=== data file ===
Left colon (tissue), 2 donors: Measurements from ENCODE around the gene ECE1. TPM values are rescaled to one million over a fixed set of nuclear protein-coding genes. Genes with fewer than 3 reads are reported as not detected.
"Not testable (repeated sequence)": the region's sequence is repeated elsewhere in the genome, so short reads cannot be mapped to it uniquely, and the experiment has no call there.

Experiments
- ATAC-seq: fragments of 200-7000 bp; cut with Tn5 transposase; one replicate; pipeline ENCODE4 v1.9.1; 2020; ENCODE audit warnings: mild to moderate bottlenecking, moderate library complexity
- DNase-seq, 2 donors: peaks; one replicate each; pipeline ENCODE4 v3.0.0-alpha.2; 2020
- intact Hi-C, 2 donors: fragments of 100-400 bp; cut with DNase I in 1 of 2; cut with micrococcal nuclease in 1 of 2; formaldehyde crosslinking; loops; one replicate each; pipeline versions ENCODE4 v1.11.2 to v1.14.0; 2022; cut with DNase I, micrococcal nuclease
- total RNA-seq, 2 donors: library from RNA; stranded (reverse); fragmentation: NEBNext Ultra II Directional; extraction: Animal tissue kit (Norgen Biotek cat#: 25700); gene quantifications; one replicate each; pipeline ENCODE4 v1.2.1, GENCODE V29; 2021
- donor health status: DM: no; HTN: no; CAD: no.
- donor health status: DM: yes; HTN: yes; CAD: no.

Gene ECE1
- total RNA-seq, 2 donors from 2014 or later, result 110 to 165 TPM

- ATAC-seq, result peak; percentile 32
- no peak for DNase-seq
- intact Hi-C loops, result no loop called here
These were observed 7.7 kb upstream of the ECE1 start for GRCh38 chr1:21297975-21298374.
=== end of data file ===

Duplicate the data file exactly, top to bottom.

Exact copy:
Left colon (tissue), 2 donors: Measurements from ENCODE around the gene ECE1. TPM values are rescaled to one million over a fixed set of nuclear protein-coding genes. Genes with fewer than 3 reads are reported as not detected.
"Not testable (repeated sequence)": the region's sequence is repeated elsewhere in the genome, so short reads cannot be mapped to it uniquely, and the experiment has no call there.

Experiments
- ATAC-seq: fragments of 200-7000 bp; cut with Tn5 transposase; one replicate; pipeline ENCODE4 v1.9.1; 2020; ENCODE audit warnings: mild to moderate bottlenecking, moderate library complexity
- DNase-seq, 2 donors: peaks; one replicate each; pipeline ENCODE4 v3.0.0-alpha.2; 2020
- intact Hi-C, 2 donors: fragments of 100-400 bp; cut with DNase I in 1 of 2; cut with micrococcal nuclease in 1 of 2; formaldehyde crosslinking; loops; one replicate each; pipeline versions ENCODE4 v1.11.2 to v1.14.0; 2022; cut with DNase I, micrococcal nuclease
- total RNA-seq, 2 donors: library from RNA; stranded (reverse); fragmentation: NEBNext Ultra II Directional; extraction: Animal tissue kit (Norgen Biotek cat#: 25700); gene quantifications; one replicate each; pipeline ENCODE4 v1.2.1, GENCODE V29; 2021
- donor health status: DM: no; HTN: no; CAD: no.
- donor health status: DM: yes; HTN: yes; CAD: no.

Gene ECE1
- total RNA-seq, 2 donors from 2014 or later, result 110 to 165 TPM

- ATAC-seq, result peak; percentile 32
- no peak for DNase-seq
- intact Hi-C loops, result no loop called here
These were observed 7.7 kb upstream of the ECE1 start for GRCh38 chr1:21297975-21298374.